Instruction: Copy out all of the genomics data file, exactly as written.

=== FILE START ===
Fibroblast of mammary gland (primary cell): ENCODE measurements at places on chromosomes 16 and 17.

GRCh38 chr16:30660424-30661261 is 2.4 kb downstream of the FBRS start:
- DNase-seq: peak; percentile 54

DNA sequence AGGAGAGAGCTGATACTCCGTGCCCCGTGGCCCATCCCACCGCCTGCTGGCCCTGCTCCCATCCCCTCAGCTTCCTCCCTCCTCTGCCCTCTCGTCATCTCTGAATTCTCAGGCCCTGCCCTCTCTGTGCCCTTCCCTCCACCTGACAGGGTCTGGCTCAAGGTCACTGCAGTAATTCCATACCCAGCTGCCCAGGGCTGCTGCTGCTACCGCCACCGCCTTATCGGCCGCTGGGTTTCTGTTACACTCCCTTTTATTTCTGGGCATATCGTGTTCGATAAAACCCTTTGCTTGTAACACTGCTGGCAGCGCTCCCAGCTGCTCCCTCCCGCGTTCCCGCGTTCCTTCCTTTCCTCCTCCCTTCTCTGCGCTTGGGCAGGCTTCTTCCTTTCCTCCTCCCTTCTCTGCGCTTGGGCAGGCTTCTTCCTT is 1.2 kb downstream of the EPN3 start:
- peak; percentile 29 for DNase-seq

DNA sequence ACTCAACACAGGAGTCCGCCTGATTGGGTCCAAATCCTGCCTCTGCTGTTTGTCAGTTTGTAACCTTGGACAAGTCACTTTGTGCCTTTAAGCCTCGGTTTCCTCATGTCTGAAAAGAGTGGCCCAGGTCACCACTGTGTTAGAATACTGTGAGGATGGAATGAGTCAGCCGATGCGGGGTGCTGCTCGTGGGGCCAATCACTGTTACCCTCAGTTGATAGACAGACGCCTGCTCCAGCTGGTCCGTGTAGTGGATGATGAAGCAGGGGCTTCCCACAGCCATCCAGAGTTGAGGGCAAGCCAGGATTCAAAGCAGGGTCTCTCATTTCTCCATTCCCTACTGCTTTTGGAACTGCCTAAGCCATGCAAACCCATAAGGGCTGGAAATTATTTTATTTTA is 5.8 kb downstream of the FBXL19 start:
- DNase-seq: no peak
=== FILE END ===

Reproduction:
Fibroblast of mammary gland (primary cell): ENCODE measurements at places on chromosomes 16 and 17.

GRCh38 chr16:30660424-30661261 is 2.4 kb downstream of the FBRS start:
- DNase-seq: peak; percentile 54

DNA sequence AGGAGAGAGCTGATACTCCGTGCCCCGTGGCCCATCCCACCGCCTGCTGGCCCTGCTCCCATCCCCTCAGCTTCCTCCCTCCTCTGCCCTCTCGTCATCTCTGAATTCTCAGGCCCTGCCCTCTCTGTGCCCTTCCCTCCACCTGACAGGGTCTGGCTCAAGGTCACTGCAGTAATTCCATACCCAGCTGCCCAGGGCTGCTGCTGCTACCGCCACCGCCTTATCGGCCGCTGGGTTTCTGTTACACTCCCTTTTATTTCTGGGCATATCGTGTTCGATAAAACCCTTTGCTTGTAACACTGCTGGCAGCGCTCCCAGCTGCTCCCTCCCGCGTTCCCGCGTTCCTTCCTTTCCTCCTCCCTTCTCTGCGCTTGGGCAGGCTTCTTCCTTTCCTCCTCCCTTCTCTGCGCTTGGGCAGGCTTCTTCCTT is 1.2 kb downstream of the EPN3 start:
- peak; percentile 29 for DNase-seq

DNA sequence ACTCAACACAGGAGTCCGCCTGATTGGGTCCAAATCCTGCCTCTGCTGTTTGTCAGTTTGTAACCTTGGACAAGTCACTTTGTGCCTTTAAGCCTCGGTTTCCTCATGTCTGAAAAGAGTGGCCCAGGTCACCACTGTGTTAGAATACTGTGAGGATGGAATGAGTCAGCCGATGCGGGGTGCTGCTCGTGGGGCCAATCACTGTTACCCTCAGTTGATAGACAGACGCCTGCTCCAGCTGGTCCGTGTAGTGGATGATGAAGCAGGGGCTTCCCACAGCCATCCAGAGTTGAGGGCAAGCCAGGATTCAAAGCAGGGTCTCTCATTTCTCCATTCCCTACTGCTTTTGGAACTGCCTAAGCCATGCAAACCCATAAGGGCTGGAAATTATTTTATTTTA is 5.8 kb downstream of the FBXL19 start:
- DNase-seq: no peak